The Importance of Meaningful Work

Montessori termed the child’s engagement in her environment as “work” because she felt to call it anything else was demeaning. Through use of their own hands, their own experiences with real life materials the child is construction his/her very own being (the child makes the man). Work has all but disappeared from the child’s home life in many communities, routine chores, or small jobs have been replaced by scheduled extracurricular activities, homework, and electronic devices. In a world of distraction and “wants”, the needs of the child have been usurped by marketers. In an effort to provide the very best for our children we have been keeping them from what they truly need — work and responsibility. If we want to cultivate responsible adults and citizens we must give our children realistic responsibility at home and school. Caring for themselves, and carrying for their environment are two large components of Practical Life in the classroom, and should be in the home environment too. There is no reason that a child who can set a place at the table at school, fold linens at school, change their clothing at school, offer to serve tea at school — should not be able to do these things at home. The only hinderance is the adult and the adult’s perception of the child. The child craves belonging, they want to find their place in the community and be an active participant, providing opportunities for the child to be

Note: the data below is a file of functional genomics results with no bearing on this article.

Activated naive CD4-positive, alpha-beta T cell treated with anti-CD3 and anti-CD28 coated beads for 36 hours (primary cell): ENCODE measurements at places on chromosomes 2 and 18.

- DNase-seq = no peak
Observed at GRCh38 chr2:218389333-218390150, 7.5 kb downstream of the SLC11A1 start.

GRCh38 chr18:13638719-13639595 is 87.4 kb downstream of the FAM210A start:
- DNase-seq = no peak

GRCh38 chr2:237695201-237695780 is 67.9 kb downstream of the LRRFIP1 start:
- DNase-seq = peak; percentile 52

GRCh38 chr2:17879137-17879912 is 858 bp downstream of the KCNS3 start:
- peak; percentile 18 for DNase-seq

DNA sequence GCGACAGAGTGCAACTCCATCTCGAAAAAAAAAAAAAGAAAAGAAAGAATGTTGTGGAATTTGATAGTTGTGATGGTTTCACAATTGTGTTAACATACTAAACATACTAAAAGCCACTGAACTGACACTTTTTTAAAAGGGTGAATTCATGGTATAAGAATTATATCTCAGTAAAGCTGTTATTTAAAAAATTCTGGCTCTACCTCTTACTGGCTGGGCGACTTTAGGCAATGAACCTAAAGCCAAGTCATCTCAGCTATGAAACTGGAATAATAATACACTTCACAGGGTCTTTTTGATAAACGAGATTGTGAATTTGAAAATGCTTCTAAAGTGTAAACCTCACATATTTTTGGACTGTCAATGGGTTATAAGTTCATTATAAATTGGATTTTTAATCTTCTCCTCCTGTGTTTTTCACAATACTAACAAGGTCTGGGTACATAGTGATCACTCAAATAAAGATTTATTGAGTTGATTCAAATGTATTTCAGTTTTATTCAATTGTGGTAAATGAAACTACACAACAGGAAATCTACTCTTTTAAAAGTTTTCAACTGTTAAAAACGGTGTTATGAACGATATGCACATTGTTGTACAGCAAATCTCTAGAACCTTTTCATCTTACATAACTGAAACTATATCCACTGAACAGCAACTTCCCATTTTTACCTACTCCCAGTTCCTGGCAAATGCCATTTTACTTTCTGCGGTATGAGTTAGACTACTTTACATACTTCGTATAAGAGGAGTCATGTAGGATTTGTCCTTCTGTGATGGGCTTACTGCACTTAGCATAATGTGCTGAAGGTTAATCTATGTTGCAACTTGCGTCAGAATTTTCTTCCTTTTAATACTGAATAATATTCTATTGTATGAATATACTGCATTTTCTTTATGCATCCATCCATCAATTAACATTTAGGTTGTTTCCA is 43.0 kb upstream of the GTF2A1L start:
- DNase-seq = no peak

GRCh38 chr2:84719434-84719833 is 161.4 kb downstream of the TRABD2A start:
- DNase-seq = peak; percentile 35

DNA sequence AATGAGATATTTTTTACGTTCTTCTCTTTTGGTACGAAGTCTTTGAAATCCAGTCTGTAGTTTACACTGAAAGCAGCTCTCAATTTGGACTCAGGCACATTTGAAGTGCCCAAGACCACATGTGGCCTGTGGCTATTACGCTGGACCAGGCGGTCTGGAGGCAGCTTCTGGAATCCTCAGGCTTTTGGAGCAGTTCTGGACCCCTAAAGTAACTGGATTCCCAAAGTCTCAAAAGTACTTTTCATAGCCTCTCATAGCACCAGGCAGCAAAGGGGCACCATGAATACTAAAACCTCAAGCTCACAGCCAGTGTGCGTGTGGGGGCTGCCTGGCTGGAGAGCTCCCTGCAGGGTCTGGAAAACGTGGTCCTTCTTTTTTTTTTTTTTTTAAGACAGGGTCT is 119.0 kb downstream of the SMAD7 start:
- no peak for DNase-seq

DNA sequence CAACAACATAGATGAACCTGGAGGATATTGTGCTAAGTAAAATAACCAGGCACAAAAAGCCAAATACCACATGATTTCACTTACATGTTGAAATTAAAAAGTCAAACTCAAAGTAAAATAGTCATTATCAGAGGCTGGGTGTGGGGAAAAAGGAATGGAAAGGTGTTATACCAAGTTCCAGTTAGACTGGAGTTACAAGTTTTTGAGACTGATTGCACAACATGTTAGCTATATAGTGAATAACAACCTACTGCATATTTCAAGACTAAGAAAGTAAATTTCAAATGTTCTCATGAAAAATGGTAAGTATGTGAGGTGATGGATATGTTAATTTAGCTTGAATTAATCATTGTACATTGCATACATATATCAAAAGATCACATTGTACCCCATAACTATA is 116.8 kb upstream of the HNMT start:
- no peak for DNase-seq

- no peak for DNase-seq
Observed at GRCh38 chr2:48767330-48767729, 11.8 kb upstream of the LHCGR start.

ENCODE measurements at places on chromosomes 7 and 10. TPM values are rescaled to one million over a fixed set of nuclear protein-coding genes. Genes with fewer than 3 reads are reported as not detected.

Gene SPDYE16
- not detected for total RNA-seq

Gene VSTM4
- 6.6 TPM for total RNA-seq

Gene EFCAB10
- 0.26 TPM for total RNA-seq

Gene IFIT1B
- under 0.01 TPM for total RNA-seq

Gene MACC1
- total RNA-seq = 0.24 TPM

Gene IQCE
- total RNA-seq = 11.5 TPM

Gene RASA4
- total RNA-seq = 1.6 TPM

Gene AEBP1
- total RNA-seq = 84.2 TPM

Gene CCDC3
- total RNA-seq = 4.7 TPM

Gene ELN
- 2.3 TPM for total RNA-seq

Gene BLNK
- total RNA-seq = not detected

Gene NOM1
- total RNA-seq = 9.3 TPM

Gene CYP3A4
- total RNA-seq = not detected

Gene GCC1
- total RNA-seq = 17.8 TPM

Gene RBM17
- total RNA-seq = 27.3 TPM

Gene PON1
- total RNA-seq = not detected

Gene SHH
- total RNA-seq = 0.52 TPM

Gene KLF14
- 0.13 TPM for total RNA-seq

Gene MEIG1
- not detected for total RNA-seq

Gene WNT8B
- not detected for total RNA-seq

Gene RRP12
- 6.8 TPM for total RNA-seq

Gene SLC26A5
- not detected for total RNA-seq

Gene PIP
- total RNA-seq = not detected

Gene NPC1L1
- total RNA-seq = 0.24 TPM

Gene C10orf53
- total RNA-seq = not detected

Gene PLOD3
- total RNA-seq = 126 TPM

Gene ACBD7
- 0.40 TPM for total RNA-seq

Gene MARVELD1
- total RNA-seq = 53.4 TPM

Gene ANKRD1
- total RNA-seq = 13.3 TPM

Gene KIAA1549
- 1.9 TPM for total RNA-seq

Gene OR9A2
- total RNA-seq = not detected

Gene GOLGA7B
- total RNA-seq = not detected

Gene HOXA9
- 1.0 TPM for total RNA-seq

washing the leaves of a plant

an active and positive member of the family household solidifies that child’s place, allows them to identify with the family and be a contributor, it relays the family’s values and the dignity of work, it teaches the child that the reward comes from the internal satisfaction of knowing you belong and that you contribute.